Dynamics of Life and a Bridge

by    /  April 25, 2014  / No comments

Tarık Günersel shares two excerpts from his life guide To Become: A condensed version of the book of Ecclesiastes and an old woman’s advice from the anonymous Altaic Epic.

Homogenous Nation

'Homogenous Nation' (1982). A visual poem by Tarik Günersel.

The Dynamics of Life

… necessitate a bridge between the growing avalanche of information and the immediate need to take concrete steps. Values, fears, hopes, and habits mostly influenced by parents and role models, teachers, peers, stories, ideologies, religions, opposing historical accounts, political parties and other organizations, theorists, commentators, columnists, consultants (and rarely, poets, philosophers, and scientists) have functioned partly in relation to such a need.

  1. Wor(l)ds in Danger, a
column by Tarik Günersel
  2. Life is words in action, literature is action in words.
  3. Humans are about to destroy their spaceship Earth. Some of them are aware of this and they try to change the course of events. Will they succeed? Will more humans be alarmed and do something?
  4. Literature is vital and translators are messengers of world peace.
  5. Though I shall focus on the literary scene in Turkey and its problems regarding freedom of expression, I shall not omit the other parts of our planet. Today local is global and vice versa.
  6. Tarik Günersel
  7. Tarık Günersel is a poet, playwright, aphorist, librettist and short story writer. He is the president of PEN Turkey and an ex-member of the PEN International Board. He studied English Literature at Istanbul University. A self-exile after the military coup in 1980, he spent four years in Saudi Arabia with his wife Füsun and their daughter Barış, teaching English. A dramaturg at Istanbul City Theater since 1991, he has acted on stage and screen and directed some of his plays. He proposed World Poetry Day in 1997 which was accepted by PEN International and declared by UNESCO as the 21st of March. His translations into Turkish include works by Samuel Beckett, Vaclav Havel and Arthur Miller. His works include The Nightmare of a Labyrinth (mosaic of poems and stories), and How’s your slavery goin’? His Oluşmak (To Become), a “life guide for myself,” includes ideas from world wisdom of the past four millennia. He has recently initiated the Earth Civilization Project with the support of several intellectuals from various parts of the planet.

When, at 13, I read Bertrand Russell’s Why I am Not a Christian, I refused to limit myself to any given set of formulations that promised truth, the right path, and eternal comfort. Instead I decided to contribute to the formation of some sort of “freedom ethics.” At 20, Towards My Own Constitution was put into words, followed, at 40, by a collection of my aphorisms entitled Space Consciousness. At 60 I tried to curate a selection of ideas from five millennia of the world’s wisdom, in addition to my thoughts. That project, To Become, is a life guide-in-progress for myself and whoever wishes to make use of it.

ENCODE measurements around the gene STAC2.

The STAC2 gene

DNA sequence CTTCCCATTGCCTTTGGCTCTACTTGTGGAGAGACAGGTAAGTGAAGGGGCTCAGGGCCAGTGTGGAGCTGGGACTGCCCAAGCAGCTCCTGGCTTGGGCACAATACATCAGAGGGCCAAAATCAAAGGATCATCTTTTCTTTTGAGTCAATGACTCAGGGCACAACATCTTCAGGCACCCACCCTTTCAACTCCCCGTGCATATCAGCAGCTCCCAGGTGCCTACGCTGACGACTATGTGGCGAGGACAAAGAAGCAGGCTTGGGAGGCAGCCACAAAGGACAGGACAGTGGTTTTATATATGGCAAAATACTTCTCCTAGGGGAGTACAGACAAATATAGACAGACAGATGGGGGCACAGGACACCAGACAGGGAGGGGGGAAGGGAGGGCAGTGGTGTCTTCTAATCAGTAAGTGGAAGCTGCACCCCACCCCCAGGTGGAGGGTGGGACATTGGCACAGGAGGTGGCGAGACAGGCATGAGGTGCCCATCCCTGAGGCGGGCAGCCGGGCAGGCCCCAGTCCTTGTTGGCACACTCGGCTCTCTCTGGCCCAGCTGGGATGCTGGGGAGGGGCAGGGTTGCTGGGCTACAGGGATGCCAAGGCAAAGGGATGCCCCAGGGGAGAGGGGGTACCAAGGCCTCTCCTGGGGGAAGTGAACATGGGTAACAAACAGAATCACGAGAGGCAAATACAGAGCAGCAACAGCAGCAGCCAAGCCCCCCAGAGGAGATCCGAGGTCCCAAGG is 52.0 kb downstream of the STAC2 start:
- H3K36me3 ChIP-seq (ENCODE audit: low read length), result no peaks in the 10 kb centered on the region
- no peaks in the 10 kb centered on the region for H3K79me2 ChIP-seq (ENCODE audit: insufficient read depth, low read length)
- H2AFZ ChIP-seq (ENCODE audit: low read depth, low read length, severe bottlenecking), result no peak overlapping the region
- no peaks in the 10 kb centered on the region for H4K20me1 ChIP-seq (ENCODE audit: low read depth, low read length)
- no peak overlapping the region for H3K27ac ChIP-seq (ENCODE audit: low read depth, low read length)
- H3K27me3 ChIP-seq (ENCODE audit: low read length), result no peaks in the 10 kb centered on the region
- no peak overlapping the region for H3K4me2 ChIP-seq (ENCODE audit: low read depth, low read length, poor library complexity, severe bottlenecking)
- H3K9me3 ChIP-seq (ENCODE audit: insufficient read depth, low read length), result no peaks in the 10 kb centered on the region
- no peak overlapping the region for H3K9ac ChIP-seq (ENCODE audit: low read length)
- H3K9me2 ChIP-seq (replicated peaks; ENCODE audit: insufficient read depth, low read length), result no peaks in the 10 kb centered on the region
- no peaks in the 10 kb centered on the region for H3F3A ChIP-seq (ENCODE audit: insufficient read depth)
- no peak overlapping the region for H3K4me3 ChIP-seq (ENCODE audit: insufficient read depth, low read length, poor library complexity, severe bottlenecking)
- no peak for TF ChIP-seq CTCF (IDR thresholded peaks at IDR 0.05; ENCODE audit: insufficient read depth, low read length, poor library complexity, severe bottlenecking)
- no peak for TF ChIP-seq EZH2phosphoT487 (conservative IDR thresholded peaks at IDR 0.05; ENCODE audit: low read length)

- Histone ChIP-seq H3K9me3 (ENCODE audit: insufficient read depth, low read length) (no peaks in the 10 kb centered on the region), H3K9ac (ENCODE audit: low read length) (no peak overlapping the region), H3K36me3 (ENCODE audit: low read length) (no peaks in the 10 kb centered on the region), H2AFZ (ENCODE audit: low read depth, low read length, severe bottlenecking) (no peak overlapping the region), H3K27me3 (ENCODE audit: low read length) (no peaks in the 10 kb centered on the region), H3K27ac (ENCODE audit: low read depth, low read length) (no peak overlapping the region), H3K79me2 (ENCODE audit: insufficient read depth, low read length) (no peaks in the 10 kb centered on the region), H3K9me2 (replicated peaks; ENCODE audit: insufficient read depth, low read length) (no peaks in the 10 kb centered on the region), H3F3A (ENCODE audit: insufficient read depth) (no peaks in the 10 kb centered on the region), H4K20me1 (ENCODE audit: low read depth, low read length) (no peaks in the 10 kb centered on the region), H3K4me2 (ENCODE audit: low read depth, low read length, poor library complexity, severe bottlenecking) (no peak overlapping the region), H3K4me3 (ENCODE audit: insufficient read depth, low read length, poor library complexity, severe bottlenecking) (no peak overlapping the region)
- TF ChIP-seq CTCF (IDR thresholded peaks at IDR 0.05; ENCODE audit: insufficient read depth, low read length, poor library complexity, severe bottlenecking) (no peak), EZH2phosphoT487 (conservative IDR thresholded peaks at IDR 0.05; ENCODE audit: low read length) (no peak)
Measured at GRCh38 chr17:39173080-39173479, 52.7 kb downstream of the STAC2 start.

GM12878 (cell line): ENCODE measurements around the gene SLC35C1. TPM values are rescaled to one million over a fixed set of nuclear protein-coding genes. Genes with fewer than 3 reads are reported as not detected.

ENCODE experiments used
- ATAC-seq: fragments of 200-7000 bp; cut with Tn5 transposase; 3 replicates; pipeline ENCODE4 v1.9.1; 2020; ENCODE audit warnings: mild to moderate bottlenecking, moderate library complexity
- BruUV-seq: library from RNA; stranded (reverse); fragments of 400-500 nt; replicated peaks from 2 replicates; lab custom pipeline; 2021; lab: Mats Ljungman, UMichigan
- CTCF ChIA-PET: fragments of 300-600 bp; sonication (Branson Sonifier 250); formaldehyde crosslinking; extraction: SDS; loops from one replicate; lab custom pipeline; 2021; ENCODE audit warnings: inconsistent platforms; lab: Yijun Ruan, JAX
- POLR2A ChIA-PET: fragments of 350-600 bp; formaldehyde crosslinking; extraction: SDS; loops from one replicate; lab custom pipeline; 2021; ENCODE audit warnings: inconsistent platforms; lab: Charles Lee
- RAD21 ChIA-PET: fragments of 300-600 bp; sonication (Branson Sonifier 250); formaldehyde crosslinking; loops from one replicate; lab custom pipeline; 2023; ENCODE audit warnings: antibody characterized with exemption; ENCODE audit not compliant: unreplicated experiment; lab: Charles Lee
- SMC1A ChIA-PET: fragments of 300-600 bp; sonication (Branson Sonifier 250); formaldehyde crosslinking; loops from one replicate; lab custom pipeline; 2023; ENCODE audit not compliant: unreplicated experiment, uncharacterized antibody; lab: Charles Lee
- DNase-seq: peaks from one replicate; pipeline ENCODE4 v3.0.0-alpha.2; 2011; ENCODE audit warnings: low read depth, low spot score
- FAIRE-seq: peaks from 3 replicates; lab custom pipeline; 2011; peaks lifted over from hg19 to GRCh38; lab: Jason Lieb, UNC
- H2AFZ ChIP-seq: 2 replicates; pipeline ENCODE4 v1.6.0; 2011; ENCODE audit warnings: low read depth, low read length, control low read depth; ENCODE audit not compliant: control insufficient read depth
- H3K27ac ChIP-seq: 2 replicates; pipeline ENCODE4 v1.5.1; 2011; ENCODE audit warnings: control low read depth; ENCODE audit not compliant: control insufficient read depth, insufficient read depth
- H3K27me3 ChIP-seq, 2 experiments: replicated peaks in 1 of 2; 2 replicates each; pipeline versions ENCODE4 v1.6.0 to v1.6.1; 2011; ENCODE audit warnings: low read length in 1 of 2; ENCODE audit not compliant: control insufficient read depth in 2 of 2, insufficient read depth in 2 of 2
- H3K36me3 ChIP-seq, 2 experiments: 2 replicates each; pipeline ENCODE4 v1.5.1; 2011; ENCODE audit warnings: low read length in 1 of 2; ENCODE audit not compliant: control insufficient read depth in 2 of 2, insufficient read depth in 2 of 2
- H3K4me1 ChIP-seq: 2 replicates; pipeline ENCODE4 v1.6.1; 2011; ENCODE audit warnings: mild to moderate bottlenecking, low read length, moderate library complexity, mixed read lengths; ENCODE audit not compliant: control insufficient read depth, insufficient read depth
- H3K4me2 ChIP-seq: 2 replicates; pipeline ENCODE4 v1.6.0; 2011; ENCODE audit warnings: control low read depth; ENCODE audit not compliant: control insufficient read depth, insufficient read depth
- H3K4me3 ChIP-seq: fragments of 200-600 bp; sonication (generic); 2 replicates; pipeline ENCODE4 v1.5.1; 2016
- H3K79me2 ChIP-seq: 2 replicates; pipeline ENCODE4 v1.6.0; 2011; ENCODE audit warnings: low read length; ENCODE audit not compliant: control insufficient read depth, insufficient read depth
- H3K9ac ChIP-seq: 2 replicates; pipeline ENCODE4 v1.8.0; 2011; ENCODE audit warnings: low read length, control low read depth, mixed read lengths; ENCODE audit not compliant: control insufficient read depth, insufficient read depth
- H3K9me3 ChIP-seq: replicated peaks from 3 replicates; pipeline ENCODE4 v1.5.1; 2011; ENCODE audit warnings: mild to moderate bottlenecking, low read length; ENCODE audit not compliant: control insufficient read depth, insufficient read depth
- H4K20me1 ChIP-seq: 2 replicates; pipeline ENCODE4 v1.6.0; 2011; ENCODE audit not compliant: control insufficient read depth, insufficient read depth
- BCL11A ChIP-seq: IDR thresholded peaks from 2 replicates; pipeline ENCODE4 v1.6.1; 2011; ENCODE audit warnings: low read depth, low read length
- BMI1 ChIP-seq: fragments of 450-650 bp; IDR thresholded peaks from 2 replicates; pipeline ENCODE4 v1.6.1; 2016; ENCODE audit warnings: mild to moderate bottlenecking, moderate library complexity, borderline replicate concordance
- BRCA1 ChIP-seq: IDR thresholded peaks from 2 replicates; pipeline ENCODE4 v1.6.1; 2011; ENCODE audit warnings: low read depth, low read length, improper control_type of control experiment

Here are two parts from its 160 pages. Though I am a naturalist, it’s my ethical duty to try to remain faithful to the mentality of theist thinkers—as I have done while paraphrasing the text from Ecclesiastes. I will be happy to revise and develop it if criticism is shared with me.

Ecclesiastes–Briefly Revisited

There is nothing new under the sun.
The past generations are forgotten, gone.
The future ones will also be forgotten.
We try to catch winds as they pass by.
Idiot or wise, won’t each one die?
What’s the gain? All is in vain.
Everything has its time: 
     birth, death
     destruction, construction
     mourning, play
     search, giving up
     silence, talk
     love, hate
     war, peace.
Live wisely—in harmony with God.
                           Joy is no crime.

         even a grasshopper feels heavy.
                    Passion weakens. And we go
             as we came from mother’s womb
         without taking anything to the tomb.
Simply nothing is left from all these.
Meaning diminishes as words increase.
Old Woman’s Advice
A brief excerpt from the anonymous Altaic Epic:
Don’t forget your home, my dear child
You will have water thanks to seventy rivers
You can find refuge thanks to seven mountains
Show respect to your elders
           and affection to children
Don’t be aggressive when you are strong
                                       power may easily vanish
You’ll fall into a trap if you turn into a wolf
Wait for the right moment if you must hit
Always choose the right words
Look around before you shoot an arrow
Remember, my child, don’t forget your home.

Dear Earthlings, these are two of the parts of my bridge-in-progress between the dynamics of life and my responsibility of action. The 11th Century Uyghur thinker Yusuf Has Hajib’s Knowledge for Happiness and my poetic essay “Letter to My Grandchild” are among the others.

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